One Third Of US Workers Say They're "Free Agents," Not Tied To Just One Boss
By Staff Writer
More and more U.S. workers don't want to work for the "Man" anymore and be tied up to just one boss as they consider themselves "free agents."
In a report by CNN Money, 31% of workers in the US consider themselves "free agents," according to a survey from Kelly Services, a recruiting and employment firm. These "free agents" consider themselves contractors, small business owners, temps, freelancers, and moonlighters, but never "traditional employees." This means, they don't get their income from just one boss. Most of these free agents said they entered their type of work willingly, and only 10% said they were forced into it due to economic conditions.
According to the survey, free agents are more satisfied with their work than the traditional workers in almost every aspect of their lives, including work-life balance, advancement opportunities, skills developments, and work overall.
According to a report by NewsWeek, free agents has the capacity to earn twice as much as what they can as a traditional worker. One of the major downside of working as a freelancer is you can never be certain when you will earn your money. The ups and downs of demands, sudden changes in consumer needs, injury, or sickness, can easily affect when you will earn next.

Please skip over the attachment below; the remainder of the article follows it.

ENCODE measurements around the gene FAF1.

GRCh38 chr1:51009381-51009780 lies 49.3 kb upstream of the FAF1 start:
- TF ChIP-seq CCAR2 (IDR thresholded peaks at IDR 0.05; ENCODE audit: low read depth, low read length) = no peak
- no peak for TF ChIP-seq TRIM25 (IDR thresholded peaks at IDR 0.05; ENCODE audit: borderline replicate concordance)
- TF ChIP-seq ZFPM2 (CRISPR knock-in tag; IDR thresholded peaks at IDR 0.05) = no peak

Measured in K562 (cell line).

Kelly Services has been researching in the free agent workforce for more than 10 years. Its first global survey, The Kelly Services 2015 Free Agent Survey, gathered views from some 5,200 workers from the U.S., Europe, and Asia-Pacific. The percentage of free agents is constant across these regions, which is at 31% in the US, 27% in Europe, and 34% in the Asia-Pacific.
Global Talent Solutions for Kelly Services senior vice president and general manager Teresa Carroll said, "In 2011, conditions in the U.S. drove free agency to 44 percent as more workers were compelled to consider free agency based on economic necessity."
"As expected, the percentage of free agents in the U.S. has leveled off since the recovery, though at a higher level than before the recession," said Carroll.